Phoenix Transit Ridership Continues to Fall as Light Rail Investment Goes Up

Well, the numbers are in for the 2017 fiscal year (which ends June 30) and after another huge investment in light rail, Phoenix has lost more transit ridership.   From the Valley Metro web site:

First, credit where it is due.  After years of bizarre chartsmanship where bars on their graphs bore only a passing relationship to the numbers being graphed, Valley Metro seems to have adopted a new (or their first) graphing program.

As you can see, while light rail trips were up by about a million, bus trips were again down by over 2 million, for a net loss in transit ridership of over a million, the fourth year in a row this has been the case.  I had expected rail ridership to rise, since in 2016 the rail system was expanded by 31% in length and 36% in cumulative investment.  This extension resulting in a 15.6% increase in rail ridership between 2015 and 2017.  Early on, I got in a debate with supporters of the line arguing that since they had cherry-picked the densest corridor in town to start, incremental extensions would actually reduce ridership per mile because they would be serving less promising routes.  Supporters argued that I was ignoring network effects and that ridership would rise faster than line length.  I guess we are sorting out that argument now.

In the ten years leading up to the opening of the light rail line, transit ridership grew by an average of 6.7% a year in Phoenix.  In the 8 years since the rail line's opening, total transit ridership has fallen 1% per year.  This is a well known effect (at least well known to all but rail die-hards) that Randal O'Toole, among others, has been pointing out for years.  Since light rail is an order of magnitude more expensive to operate per passenger-mile, and since transit budgets are never infinite, growing light rail tends to strangle bus traffic, because bus routes and service have to be cut to feed money into the light rail money pit.  Since every dollar spent on rail moves fewer passengers than a dollar spent on buses, transferring money from buses to trail reduces total ridership.  It is worth noting that had the line not been built and bus transit had been allowed to grow as it had before the line, there might have been over 40 million more trips last year assuming pre-2009 growth rates.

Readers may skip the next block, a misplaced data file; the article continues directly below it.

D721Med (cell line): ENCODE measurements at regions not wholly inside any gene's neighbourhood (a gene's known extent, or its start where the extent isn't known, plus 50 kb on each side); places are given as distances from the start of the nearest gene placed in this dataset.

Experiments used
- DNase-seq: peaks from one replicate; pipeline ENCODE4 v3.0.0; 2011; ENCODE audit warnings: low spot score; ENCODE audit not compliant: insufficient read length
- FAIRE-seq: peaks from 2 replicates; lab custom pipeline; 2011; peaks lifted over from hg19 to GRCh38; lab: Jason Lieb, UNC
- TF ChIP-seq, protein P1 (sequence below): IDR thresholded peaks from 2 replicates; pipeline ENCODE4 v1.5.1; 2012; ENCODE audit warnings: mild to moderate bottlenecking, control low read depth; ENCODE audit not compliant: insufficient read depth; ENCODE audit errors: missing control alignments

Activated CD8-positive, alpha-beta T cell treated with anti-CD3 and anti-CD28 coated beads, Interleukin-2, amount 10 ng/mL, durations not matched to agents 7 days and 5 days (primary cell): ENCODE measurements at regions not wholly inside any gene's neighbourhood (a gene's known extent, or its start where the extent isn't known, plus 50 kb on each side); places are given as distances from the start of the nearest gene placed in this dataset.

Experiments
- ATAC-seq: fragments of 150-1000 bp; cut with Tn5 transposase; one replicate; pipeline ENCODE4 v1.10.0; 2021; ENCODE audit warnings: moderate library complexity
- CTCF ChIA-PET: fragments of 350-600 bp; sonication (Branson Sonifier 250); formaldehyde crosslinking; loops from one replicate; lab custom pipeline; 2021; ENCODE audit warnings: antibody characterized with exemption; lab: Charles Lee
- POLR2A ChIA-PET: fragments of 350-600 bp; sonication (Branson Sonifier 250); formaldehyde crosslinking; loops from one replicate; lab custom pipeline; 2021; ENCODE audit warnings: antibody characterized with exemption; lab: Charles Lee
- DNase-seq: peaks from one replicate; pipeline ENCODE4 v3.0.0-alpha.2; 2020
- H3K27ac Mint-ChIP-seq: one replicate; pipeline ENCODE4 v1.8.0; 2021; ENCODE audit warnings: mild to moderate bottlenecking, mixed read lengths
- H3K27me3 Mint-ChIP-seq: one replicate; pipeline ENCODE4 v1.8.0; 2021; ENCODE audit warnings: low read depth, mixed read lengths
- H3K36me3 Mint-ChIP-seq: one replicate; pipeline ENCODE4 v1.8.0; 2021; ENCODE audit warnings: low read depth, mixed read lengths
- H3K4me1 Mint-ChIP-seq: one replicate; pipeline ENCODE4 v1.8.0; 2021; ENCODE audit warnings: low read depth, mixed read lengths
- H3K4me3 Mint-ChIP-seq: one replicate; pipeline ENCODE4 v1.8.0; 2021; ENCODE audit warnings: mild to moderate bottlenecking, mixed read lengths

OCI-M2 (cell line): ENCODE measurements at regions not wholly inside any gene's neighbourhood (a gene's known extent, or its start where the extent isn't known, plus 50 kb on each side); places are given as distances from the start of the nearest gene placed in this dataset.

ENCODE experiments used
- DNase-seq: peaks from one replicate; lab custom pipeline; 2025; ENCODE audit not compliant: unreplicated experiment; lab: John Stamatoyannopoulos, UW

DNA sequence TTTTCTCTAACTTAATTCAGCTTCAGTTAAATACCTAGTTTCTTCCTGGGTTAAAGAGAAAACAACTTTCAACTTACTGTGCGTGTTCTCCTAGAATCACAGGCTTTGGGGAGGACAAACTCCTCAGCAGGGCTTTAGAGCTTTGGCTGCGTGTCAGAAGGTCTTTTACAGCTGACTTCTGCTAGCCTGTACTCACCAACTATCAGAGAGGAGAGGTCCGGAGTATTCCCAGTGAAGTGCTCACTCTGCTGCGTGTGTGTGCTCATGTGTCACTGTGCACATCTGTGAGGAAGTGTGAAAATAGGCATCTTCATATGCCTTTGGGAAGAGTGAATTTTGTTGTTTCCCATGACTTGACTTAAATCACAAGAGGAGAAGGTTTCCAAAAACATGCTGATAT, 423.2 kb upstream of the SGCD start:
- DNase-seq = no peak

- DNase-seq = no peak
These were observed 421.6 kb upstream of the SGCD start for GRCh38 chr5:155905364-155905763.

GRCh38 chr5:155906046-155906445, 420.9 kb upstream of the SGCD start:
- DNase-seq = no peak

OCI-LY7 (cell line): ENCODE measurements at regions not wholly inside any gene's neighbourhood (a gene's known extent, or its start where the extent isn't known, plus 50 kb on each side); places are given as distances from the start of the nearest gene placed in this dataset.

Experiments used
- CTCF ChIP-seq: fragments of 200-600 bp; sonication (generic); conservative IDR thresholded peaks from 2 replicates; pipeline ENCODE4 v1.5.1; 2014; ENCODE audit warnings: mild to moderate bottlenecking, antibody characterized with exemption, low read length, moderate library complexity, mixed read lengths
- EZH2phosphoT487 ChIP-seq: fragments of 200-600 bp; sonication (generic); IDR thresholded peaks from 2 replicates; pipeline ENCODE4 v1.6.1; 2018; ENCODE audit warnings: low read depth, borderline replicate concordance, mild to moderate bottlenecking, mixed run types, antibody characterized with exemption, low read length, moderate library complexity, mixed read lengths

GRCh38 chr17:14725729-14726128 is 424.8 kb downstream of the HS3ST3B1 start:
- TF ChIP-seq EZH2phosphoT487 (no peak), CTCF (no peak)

1. johnmoore:

    And, unlike bus transport, you can't change routes on light rail, since there is actually nothing particularly light about it.

  2. CapitalistRoader:

    After years of bizarre chartsmanship where bars on their graphs bore only a passing relationship to the numbers being graphed, Valley Metro seems to have adopted a new (or their first) graphing program.

    I suspect the credit should go to you and perhaps Mr. O'Toole for shaming them into reality.

  3. cc:

    The decrease in ridership would seem to me to be an indicator of increasing prosperity. One of the first things people do if they get a better income is buy a car. Urban planners are obsessed with rapid transit but people hate it. If you go shopping by transit you simply cannot buy groceries for the week because you can't carry it. Buying some lumber? sure, take it on the bus hahahah. If you go out with 2 kids and a stroller, transit is a nightmare.

  4. sean2829:

    The real tragedy is than many bus riders don't have a choice as they don't drive or cannot afford a car. LA got sued by people in South Los Angeles when bus schedules were cut to pay for the rail line that went west from downtown toward Santa Monica. The bus riders won and the city had to reinstate bus some bus lines. The real issue with public transportation however is how long it takes to get anywhere. Some of our employees use it and a 15-20 minute ride by car typically takes an hour or more. But when did governments ever have an appreciation for people's time.

  5. John O.:

    I was just about to point that out. The ridership numbers decline is not all that large despite the fact it looks like it and if a single rider takes 1 bus a day for 350 days of the year to get to and from work/school/shopping/etc that is 700 "riders" (each boarding and unboarding constitutes a single rider by mass transit statistical accounting), multiply that by how many people have since stopped taking the bus due to their economic situation improving so they can drive, or has changed to carpooling with coworkers, or the bus line cutting service and a bunch of other possibilities, its small changes of who is and where they are riding and why that are being magnified by the loss of their multiple countings when using the public transportation network.

    From a bus riders standpoint its actually inefficent to ride the bus on multiple routes because the transfers require extra time spent waiting so its an incentive for those who ride the bus to move to an area that only requires one bus instead of two or more, so as the economy improves there's also the change in living to where instead of having to take multiple buses, they can cut that down to one.

    Ridership on the light rail itself is increasing due to the fact that the corridor the light rail follows is high value and developers have been seeking to take advantage of that, though I can't imagine that could ever grow to the scale of a high density developed city like Toronto where their streetcar and light rail networks is complimented by the very high density development of the city. It has had an effect on the Phoenix city development, but I don't think the light rail is all that beneficial or detrimental.